This is a story which may leave you with more questions than answers. It’s the story of a both obscure, yet acclaimed artist who pushed the boundaries of abstract watercolor paintings. Harvey Leepa did what some critics call his best work during a quarter of a century of seclusion in Montecito.
Nathan Vonk is owner of Santa Barbara’s Sullvan Goss Gallery. The downtown Santa Barbara gallery currently features 18 of Leepa’s works.
Vonk says the artist’s life is as fascinating as his abstracts, but there are big gaps in what’s known about him. He studied with some of the world’s leading painters in Europe, and then lived in Los Angeles in the 1920’s and 30’s. Then, Leepa moved to Montecito in 1942. That’s where the mystery began.
He lived in a small house in the community for 25 years, apparently painting much of the time, but virtually nothing else is known about what he did during the period. It’s unclear as to how he supported himself. He might have had some family money. But, Vonk says it’s believed that Leepa did some of his most acclaimed work while in Montecito during the 1940’s and 50’s. Then, in the 1960’s, he splashed into the art world with museum exhibitions in Santa Barbara, Los Angeles, and other places, even getting a writeup in the Los Angeles Times which called him an unknown artist from Montecito.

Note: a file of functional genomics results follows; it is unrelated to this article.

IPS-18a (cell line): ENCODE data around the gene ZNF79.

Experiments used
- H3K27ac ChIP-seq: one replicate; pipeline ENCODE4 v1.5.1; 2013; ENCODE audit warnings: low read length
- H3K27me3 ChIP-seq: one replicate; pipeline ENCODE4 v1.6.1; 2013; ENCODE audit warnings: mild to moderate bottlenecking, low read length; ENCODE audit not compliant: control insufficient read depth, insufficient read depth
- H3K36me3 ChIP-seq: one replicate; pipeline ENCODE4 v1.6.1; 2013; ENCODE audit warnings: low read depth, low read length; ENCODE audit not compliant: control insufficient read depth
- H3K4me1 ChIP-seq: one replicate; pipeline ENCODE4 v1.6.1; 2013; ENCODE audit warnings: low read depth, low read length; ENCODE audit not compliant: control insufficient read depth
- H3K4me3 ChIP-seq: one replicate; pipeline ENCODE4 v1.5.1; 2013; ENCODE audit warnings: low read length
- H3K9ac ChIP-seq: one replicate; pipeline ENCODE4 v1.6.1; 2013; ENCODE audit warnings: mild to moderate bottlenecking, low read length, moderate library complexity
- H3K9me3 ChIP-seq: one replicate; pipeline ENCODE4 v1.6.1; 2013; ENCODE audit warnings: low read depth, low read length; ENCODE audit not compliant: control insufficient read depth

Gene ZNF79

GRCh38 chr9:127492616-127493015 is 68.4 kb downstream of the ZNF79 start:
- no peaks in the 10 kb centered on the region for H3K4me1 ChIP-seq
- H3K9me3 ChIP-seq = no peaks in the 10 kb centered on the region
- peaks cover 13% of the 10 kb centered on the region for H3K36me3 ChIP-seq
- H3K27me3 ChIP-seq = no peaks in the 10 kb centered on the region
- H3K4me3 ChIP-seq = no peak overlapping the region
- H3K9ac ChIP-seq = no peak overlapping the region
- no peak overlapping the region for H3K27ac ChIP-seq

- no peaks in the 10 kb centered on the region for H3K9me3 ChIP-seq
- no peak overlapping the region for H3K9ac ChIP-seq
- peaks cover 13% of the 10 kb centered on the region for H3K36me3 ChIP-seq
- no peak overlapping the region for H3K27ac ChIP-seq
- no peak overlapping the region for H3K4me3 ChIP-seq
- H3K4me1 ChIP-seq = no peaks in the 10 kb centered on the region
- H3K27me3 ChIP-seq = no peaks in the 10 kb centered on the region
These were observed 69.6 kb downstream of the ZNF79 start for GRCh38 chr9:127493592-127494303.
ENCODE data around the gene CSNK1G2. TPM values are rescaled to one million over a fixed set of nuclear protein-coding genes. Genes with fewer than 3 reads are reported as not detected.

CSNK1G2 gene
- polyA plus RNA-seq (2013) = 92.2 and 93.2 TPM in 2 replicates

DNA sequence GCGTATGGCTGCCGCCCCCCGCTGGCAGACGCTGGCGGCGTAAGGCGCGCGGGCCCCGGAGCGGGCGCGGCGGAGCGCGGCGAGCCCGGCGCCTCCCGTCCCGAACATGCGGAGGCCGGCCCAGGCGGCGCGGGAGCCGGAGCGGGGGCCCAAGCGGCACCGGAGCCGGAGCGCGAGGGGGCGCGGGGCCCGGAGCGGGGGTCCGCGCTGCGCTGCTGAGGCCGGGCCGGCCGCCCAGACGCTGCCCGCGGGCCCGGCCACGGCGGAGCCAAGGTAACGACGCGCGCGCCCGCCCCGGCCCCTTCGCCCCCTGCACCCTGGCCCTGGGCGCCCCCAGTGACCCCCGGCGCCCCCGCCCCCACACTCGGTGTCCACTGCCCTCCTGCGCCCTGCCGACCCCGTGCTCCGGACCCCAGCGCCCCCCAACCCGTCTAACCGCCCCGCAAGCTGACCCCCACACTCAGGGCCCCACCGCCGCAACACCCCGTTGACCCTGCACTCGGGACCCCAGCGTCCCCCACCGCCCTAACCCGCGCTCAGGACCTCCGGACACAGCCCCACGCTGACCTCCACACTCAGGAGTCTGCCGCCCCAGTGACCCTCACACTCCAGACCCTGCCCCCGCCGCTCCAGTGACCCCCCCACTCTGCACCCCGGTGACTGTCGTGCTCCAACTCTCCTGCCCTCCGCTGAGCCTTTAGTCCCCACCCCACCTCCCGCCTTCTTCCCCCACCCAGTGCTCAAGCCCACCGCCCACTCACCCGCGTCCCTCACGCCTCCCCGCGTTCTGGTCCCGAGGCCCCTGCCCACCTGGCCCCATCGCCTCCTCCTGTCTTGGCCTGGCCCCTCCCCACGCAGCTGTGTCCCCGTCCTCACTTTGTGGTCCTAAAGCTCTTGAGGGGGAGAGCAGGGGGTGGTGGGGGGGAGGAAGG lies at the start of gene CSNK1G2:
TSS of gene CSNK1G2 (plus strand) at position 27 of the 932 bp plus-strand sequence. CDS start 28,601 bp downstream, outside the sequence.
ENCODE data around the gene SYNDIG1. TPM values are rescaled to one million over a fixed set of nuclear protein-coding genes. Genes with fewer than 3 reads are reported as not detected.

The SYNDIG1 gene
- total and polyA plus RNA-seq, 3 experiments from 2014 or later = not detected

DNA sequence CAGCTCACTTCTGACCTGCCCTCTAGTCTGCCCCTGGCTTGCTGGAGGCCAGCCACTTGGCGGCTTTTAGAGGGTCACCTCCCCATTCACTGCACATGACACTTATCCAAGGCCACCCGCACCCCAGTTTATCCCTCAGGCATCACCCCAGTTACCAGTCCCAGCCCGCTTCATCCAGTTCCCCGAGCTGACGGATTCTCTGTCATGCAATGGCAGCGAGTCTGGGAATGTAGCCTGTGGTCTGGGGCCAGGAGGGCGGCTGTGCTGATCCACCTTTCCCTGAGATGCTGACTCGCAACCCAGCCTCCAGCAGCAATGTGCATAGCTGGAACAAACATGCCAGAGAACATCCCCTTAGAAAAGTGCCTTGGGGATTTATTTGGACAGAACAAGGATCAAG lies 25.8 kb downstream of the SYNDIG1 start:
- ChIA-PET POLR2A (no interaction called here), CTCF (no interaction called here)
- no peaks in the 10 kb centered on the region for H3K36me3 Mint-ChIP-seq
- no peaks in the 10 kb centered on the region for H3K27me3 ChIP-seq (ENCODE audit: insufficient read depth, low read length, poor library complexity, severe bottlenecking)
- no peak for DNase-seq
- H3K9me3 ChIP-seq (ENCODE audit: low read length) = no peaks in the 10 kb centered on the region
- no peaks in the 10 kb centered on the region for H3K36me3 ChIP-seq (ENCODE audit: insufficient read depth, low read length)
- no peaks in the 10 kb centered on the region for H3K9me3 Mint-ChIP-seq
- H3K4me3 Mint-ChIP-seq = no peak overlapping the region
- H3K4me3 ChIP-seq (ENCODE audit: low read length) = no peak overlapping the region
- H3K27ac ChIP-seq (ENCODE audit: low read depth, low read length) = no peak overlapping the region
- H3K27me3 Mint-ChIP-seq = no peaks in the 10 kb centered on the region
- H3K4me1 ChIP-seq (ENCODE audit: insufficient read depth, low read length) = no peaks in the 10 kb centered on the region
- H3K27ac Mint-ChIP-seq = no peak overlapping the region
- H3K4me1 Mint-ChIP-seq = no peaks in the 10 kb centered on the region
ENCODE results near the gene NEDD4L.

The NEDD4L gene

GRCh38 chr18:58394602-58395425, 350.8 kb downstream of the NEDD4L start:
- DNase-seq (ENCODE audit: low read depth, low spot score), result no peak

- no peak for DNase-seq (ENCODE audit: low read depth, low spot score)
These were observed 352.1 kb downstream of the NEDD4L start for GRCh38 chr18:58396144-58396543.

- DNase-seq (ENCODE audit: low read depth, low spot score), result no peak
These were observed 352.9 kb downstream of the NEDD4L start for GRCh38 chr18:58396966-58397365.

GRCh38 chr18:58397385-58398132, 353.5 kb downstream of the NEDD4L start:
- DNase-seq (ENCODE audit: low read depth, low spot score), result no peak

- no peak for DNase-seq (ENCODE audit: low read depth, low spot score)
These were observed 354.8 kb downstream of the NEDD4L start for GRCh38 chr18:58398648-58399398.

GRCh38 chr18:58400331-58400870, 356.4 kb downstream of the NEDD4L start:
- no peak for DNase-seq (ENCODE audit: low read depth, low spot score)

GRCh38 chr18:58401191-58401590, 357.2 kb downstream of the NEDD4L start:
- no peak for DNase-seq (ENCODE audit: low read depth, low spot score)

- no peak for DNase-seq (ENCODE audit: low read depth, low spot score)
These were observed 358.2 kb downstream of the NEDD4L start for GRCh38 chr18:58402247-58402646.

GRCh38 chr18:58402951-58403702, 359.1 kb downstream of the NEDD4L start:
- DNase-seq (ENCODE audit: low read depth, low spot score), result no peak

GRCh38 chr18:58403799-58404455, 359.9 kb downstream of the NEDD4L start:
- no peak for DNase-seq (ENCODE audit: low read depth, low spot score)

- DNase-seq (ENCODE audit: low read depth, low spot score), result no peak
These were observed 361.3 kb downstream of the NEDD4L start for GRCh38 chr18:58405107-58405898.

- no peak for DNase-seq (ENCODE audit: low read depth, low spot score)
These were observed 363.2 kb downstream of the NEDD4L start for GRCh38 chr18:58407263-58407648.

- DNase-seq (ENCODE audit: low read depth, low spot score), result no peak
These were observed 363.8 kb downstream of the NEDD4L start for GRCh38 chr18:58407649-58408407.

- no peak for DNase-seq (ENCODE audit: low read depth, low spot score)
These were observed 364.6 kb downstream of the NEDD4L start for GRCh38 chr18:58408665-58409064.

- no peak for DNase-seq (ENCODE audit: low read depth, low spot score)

The mystery surrounding him remained. He died in 1977, at the age of 90.
You can see some of his works in the exhibition, called “The Incredible True Story of Harvey Leepa.” As you walk into a larger room at the downtown Santa Barbara gallery, you are surrounded by his colorful works. One of the striking things is the fact they don’t look like watercolors.
Vonk says a Denver dealer had the unframed paintings as a group. He admits he was bowled over when he saw them, and bought the entire collection, even though he didn’t know much about the artist.
The Harvey Leepa exhibition runs through December 30th at the Sullivan Goss gallery in downtown Santa Barbara. It’s open from 10 a.m. to 5:30 p.m. daily.